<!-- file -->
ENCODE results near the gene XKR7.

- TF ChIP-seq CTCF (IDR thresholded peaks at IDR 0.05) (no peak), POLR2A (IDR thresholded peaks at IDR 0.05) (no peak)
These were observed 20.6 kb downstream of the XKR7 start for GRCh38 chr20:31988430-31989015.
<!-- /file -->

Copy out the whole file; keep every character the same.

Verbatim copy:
ENCODE results near the gene XKR7.

- TF ChIP-seq CTCF (IDR thresholded peaks at IDR 0.05) (no peak), POLR2A (IDR thresholded peaks at IDR 0.05) (no peak)
These were observed 20.6 kb downstream of the XKR7 start for GRCh38 chr20:31988430-31989015.